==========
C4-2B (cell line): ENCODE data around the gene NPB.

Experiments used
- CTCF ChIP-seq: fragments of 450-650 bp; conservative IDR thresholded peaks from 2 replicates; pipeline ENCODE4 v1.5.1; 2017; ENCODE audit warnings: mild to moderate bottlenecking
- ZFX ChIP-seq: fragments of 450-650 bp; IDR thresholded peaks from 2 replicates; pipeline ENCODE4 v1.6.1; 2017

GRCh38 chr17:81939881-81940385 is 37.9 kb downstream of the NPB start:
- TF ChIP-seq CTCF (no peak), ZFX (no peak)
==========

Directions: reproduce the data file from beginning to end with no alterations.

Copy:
C4-2B (cell line): ENCODE data around the gene NPB.

Experiments used
- CTCF ChIP-seq: fragments of 450-650 bp; conservative IDR thresholded peaks from 2 replicates; pipeline ENCODE4 v1.5.1; 2017; ENCODE audit warnings: mild to moderate bottlenecking
- ZFX ChIP-seq: fragments of 450-650 bp; IDR thresholded peaks from 2 replicates; pipeline ENCODE4 v1.6.1; 2017

GRCh38 chr17:81939881-81940385 is 37.9 kb downstream of the NPB start:
- TF ChIP-seq CTCF (no peak), ZFX (no peak)